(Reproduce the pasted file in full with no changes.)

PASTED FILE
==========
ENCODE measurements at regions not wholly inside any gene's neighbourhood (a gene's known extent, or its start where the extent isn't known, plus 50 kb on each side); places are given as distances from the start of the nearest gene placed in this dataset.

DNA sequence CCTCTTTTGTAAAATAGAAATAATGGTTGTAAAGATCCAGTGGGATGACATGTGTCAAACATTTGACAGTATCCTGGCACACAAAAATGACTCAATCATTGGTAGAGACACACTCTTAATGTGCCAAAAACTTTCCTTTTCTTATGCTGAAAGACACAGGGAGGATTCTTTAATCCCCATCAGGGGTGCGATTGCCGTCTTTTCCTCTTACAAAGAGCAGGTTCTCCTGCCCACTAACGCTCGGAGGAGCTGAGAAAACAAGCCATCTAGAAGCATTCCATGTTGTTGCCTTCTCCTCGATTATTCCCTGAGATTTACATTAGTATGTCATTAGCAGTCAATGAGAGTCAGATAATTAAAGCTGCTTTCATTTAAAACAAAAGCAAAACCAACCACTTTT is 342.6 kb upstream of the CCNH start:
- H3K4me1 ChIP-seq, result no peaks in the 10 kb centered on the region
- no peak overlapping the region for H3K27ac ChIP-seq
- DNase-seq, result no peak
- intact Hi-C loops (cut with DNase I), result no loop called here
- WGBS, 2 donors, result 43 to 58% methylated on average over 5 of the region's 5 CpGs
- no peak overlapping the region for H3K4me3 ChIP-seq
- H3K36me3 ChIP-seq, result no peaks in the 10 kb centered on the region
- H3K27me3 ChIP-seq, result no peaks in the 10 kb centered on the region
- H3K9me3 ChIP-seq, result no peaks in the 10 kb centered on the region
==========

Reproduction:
ENCODE measurements at regions not wholly inside any gene's neighbourhood (a gene's known extent, or its start where the extent isn't known, plus 50 kb on each side); places are given as distances from the start of the nearest gene placed in this dataset.

DNA sequence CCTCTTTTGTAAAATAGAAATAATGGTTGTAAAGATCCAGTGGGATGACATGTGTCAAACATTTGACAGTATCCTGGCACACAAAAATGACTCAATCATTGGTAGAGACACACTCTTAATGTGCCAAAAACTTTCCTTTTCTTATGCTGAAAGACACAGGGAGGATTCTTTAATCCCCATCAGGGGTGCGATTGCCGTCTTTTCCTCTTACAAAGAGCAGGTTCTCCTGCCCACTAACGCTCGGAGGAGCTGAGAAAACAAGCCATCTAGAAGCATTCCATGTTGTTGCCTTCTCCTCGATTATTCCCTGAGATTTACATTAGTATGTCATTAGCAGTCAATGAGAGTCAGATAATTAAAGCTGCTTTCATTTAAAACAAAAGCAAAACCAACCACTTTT is 342.6 kb upstream of the CCNH start:
- H3K4me1 ChIP-seq, result no peaks in the 10 kb centered on the region
- no peak overlapping the region for H3K27ac ChIP-seq
- DNase-seq, result no peak
- intact Hi-C loops (cut with DNase I), result no loop called here
- WGBS, 2 donors, result 43 to 58% methylated on average over 5 of the region's 5 CpGs
- no peak overlapping the region for H3K4me3 ChIP-seq
- H3K36me3 ChIP-seq, result no peaks in the 10 kb centered on the region
- H3K27me3 ChIP-seq, result no peaks in the 10 kb centered on the region
- H3K9me3 ChIP-seq, result no peaks in the 10 kb centered on the region